What I noticed next was that there is, of course, no difference between an object moving through a frame and the frame moving. So, any kind of rapid zoom or a fast pan on static subject causes a kind of "acid trip" look that AMPLIFIES the inherent jiggle of a tiny cam.

And, if you have rapid camera movement PLUS rapid object movement -- you get the Private Ryan look. Very nasty. But, also very common. All our local news in LV is HD. I'm always amazed to see supposedly "pro" cameramen shoot traffic on the freeway with a huge amount of strobing.

Which brings-up another reason why shutter-speed control is so important. The closer we are to a moving object OR the more we zoom into a moving object -- geometry explains that the motion vector of the OBJECT or FRAME or BOTH increases significantly. Which means, even 1/60th second can be too fast a shutter-speed! One may need to drop to 1/30th to ADD motion blur.

The ability to continuously adjust shutter-speed is so wonderful on film camera. On a video camera we get steps. For example, I always shoot 24fps with a 213-degree shutter to avoid strobing when objects will be moving through the frame.

I always teach that shutter-speed is NOT just an exposure control. It controls an "in-camera" FX. Whenever you set shutter-speed you are adding an FX to your video. One that can't be undone in post.

Because the SR works very hard to not let the iris go smaller than f/4 -- over a wide range of light -- the shutter-speed is continuously cycling from 1/60th 1/250th, then dropping back to 1/60th and then up to 1/250th. So, the FX applied is always changing. Depending the light you may have 1/60th. A cloud may go away and and the speed may increase WHILE you are shooting to 1/250th.

Uncontrolled shutter-speed, the non-accurate WB, red-push, and the multi-level menu system you often can't see -- are why it took a month of research to write a book that presents ways of using the Sony to MINIMIZE it's problems and MAXIMIZE its potential. Used correctly, however, it does very very well.

Of course, all my comments assume one cares about getting the BEST possible video -- which is what THIS thread is about. And, frankly, the only thing I care about. (I, like others posting, want it all -- a small camera AND the best possible video.) However, even if one doesn't care about getting the best possible picture -- the Sony still has the advantage of a VF. I don't often use it, but sometimes it is critical to use it. (Too bad the menus can't be viewed in the VF.) So really, the Sony wins on both counts.
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Last edited by Steve Mullen; August 8th, 2008 at 06:27 PM.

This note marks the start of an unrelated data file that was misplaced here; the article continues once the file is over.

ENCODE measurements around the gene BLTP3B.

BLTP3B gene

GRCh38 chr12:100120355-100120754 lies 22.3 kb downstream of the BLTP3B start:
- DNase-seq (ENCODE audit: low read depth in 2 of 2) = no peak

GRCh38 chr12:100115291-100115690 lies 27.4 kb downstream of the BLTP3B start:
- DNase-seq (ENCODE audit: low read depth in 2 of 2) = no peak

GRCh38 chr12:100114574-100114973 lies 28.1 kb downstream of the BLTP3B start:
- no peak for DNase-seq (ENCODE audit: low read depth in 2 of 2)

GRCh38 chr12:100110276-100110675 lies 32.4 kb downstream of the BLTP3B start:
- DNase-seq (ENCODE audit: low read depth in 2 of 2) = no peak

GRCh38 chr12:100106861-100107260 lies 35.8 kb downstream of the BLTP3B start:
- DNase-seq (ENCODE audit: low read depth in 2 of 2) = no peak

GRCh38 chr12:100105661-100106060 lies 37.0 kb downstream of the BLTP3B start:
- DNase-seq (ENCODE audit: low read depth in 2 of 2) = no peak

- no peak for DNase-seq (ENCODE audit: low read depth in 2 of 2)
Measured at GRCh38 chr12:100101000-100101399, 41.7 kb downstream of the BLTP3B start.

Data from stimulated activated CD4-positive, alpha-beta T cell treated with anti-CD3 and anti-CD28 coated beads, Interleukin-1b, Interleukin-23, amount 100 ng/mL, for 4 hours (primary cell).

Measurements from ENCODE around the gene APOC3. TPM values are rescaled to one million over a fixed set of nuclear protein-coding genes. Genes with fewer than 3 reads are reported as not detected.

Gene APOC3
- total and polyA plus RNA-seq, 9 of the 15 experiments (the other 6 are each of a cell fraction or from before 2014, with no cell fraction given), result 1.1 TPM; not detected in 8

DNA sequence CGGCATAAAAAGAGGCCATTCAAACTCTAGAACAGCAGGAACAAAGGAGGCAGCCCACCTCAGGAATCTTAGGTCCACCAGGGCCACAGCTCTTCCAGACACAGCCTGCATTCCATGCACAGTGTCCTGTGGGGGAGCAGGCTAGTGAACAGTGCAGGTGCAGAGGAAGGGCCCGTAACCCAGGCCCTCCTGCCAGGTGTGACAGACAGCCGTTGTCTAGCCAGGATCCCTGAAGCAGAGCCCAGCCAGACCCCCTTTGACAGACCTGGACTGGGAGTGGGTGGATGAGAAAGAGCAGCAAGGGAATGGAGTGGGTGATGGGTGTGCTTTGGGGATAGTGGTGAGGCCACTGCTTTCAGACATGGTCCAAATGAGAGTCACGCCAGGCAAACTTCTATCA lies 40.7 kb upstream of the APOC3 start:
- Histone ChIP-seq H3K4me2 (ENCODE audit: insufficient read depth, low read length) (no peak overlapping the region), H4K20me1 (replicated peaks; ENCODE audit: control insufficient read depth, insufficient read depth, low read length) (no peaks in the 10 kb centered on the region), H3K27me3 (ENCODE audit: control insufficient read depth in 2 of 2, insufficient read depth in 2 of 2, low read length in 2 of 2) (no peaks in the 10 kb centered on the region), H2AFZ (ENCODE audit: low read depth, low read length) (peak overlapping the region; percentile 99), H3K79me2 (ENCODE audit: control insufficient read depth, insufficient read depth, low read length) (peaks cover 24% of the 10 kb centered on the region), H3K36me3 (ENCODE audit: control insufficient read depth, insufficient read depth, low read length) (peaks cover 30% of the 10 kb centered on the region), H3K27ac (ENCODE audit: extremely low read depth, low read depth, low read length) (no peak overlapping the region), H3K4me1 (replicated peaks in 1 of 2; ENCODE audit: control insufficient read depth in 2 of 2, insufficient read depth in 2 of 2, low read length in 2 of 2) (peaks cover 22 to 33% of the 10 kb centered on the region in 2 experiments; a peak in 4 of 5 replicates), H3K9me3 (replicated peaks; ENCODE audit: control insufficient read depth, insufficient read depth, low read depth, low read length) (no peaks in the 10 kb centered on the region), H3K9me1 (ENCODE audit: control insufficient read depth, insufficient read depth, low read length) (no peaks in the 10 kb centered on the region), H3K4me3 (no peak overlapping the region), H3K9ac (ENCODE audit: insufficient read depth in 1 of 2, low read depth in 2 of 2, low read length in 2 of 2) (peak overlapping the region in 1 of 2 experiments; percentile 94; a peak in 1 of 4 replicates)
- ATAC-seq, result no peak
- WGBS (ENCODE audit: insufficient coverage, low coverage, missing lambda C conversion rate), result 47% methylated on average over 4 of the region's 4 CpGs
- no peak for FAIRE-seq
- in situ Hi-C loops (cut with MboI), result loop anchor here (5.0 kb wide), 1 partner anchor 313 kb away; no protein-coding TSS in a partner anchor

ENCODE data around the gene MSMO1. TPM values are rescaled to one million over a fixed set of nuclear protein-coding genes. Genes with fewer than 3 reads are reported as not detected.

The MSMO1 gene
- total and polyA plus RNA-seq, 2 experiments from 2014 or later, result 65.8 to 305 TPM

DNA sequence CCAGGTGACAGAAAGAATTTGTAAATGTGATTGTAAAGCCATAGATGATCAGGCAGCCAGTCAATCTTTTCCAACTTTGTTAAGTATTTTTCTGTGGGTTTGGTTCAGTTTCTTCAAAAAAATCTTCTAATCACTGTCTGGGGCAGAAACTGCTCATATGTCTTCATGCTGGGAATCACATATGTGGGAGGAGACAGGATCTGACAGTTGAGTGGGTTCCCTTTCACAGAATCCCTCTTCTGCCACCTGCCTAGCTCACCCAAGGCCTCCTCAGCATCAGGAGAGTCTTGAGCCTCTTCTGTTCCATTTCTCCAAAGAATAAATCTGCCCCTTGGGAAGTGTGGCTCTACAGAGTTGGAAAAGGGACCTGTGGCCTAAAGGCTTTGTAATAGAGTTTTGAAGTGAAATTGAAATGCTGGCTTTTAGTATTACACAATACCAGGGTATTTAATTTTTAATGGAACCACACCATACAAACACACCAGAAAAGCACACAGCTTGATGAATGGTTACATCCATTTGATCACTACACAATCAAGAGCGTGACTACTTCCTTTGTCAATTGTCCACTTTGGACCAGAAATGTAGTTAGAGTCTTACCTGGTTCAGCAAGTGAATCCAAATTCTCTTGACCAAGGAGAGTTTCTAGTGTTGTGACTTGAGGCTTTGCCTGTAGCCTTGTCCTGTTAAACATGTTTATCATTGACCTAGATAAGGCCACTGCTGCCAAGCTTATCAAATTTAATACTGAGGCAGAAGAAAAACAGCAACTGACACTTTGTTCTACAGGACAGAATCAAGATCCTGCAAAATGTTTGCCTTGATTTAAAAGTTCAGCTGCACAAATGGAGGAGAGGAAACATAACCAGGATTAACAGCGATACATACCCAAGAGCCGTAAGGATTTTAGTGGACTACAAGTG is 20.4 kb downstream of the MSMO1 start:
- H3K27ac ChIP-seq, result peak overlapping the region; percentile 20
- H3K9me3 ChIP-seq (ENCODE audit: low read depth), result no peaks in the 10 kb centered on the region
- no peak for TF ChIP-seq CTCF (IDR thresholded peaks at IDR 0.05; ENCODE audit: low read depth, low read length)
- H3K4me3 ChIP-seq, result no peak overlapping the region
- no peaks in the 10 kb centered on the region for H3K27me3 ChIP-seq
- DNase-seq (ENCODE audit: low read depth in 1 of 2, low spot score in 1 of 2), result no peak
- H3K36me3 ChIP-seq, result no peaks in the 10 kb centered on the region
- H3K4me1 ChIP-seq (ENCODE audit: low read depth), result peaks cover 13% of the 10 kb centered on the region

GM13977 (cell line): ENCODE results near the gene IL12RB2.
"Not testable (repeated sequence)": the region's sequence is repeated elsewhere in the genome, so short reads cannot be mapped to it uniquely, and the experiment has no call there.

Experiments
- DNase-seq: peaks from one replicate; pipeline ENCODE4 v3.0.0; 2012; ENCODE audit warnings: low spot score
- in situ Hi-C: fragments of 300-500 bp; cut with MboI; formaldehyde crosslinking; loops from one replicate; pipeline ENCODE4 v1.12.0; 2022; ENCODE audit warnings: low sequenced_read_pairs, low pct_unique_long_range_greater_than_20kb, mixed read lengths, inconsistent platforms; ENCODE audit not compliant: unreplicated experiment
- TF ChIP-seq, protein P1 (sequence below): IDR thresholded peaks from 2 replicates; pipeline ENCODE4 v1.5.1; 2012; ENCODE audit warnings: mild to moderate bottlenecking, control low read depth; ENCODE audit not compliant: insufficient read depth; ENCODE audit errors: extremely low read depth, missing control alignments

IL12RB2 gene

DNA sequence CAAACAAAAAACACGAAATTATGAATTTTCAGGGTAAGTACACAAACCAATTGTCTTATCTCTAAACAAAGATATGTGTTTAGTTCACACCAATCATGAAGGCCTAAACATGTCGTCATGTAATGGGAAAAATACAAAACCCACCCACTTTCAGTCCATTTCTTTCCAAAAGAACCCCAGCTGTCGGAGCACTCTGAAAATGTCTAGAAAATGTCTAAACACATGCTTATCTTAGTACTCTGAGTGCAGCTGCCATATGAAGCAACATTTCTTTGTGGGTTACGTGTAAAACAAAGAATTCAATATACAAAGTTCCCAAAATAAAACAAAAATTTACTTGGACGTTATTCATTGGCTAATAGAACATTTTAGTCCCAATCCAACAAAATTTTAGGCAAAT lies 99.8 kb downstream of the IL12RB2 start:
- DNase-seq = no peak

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Old August 8th, 2008, 08:45 PM   #25
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The menus can be VIEWED in the VF, it's just a little awkward accessing the touch screen interface <wink>!

Actually having a usable VF is a bit more of an advantage of this cam that often realized. I use a CX7 as well, and it's great, but shooting through a VF in bright sunlight is certainly easier.

I have no doubt that Sony COULD, if they wanted to open up the firmware, add adjustments to the SR11/12 to allow additional functions/features. The HC9 added a couple "pro" features to the HC7, and it's almost 100% certainty that they were nothing more than a firmware "tweak". I'd certainly like to see the functions available, just like on a DSLR, for shutter and iris, even if they were clunky to access (as we've all noted, add a couple buttons and there would be much cheering).

There is a HUGE gap in the Sony lineup between the SR's at around $1K and the Z7U and EX1 above $5K, with only the aging FX1 - if it's even still in production?
I can't believe that there is NO market for a camera between $1K and 5K with basic manual functionality...

I remember the venerable TRV900, not a lot of foo-foo, but compact and relatively easy to carry, plus you could access everything off the buttons on the rear panel, everything you needed anyway. The FX7 is very reminiscent of that user interface. I'm just waiting for the Sony response to the Panny 150 to see if they "get it right". I don't want a "big cam", but a bigger lens for better light gathering, and access to the basic functions...

Let's see a show of hands... all hands in room go up... SONY???? Fill in the gap?!?!
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Old August 9th, 2008, 01:50 AM   #26